The Life I Want to Live
In the final years of high school, I wasn’t sure I wanted to go to college. I was emotionally and physically exhausted. AP classes and the seemingly all too encompassing social stresses were trying, but paled in comparison to being diagnosed with multiple sclerosis at 15 years old. I was in a bad place then—stumbling through classes, and suffering from depression and anxiety. I applied to colleges as I thought I should, not expecting much back.
Once I entered college, I wasn’t sure I liked it. But I was aware of the immense privilege I had to be able to access higher education. During my sophomore year, I finally found my footing. I discovered what studies I wanted to pursue, and my grades have reflected my passion, as they seem to get better with each passing quarter.
I am now a junior in college, and this past year was a year of changes for my MS. I experienced new symptoms and went on a new medication. In May, I had a flare-up that manifested itself in vertigo, something I had never experienced. I woke one morning with the world spinning. I could not walk without falling, and I could not stop vomiting. It was terrifying. Walking up with numb legs or feet was pretty “normal” for me, as weird as that is to think. But to lose my ability to walk or any sense of balance scared me.
My mom came up to Bellingham from Seattle as soon as she could. I saw it in her eyes—the despair of seeing her child suffer from something she had no control over. The issues persisted for a week and a half, before I got an IV steroid.
In August of last year, I went from daily Tecfidera to the monthly infusion of Tysabri. A more serious drug for more serious symptoms. Since starting Tysabri, I have had no flares. The recent MRI reported zero new lesions. It was in that moment that I realized how much I wanted my MS to be stable. Hearing that news made me happier than I had been in a long time, nearly on the verge of tears.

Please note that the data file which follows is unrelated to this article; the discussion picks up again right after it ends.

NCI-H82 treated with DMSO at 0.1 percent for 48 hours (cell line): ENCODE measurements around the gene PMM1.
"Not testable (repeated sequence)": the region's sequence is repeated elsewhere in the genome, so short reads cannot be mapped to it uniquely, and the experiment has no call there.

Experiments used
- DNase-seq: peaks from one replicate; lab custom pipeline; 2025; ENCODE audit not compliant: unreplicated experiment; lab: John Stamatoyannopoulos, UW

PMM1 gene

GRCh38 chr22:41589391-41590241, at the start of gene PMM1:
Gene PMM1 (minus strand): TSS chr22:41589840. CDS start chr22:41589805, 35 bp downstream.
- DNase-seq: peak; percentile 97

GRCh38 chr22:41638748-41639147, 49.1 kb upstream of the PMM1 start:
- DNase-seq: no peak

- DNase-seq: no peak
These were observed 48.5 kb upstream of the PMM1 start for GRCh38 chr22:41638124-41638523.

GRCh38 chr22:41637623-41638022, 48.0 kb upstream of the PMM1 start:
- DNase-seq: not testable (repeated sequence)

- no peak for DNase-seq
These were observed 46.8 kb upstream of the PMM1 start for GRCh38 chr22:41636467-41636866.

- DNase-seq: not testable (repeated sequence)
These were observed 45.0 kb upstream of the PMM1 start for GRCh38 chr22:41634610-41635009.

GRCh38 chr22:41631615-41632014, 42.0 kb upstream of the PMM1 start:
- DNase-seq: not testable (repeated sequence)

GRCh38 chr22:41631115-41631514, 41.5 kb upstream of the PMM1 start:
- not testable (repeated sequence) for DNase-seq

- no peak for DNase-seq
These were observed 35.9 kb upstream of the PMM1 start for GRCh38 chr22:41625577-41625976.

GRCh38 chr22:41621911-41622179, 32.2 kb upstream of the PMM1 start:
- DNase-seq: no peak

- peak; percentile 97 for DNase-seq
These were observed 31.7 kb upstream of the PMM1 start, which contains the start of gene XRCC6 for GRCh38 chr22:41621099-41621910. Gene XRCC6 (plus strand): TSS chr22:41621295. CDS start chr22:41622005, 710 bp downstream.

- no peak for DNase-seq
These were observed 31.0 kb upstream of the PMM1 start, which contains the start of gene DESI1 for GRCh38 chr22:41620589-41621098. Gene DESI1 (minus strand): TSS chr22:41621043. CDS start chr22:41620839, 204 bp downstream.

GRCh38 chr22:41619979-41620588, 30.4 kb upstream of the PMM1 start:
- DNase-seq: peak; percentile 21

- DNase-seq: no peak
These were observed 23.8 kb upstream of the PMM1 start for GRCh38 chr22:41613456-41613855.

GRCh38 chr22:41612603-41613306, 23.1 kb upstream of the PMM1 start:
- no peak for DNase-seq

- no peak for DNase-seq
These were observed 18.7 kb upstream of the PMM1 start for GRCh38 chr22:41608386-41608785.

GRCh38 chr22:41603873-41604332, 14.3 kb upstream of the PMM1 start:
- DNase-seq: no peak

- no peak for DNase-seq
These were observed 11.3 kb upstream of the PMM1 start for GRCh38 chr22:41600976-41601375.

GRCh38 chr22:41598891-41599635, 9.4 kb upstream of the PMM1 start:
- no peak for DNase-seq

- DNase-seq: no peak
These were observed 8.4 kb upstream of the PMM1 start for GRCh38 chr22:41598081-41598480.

Outside of MS, my life was changing as well. I got my first job last September. I worked for the university to register students to vote. I have always been passionate about civic duty and using the rights given to me. I tried to instill that same vigor into my peers. There were some who had been disenchanted from voting. But this did not keep me from trying to get people to vote.
As for getting connected to the MS community, I had made moves to get more involved. When I was diagnosed at 15, I wanted nothing more than to forget about it. That meant avoiding all aspects of the MS community. As I have gotten older, I am more interested in the experiences of other people with MS. A friend the same age as me was doing a project related to MS. She has the disease and was taking pictures of others with MS. I volunteered to be a part of her project, and it was a great experience.
This past year was a rough year for many, myself included. However, some amazing things happened, too. I traveled to New Zealand with my family, and it was phenomenal.
Even with some awful MS symptoms having happened, I wasn’t and am not going to let them keep me from the life I want to live.
Breaking the cycle of exclusion: Embracing cultural competence in physical activity research for people with MS
Cultural competence in research involves considering the culture and diversity of a population.
An MS diagnosis in college didn’t stop Téa from cheering for the NFL.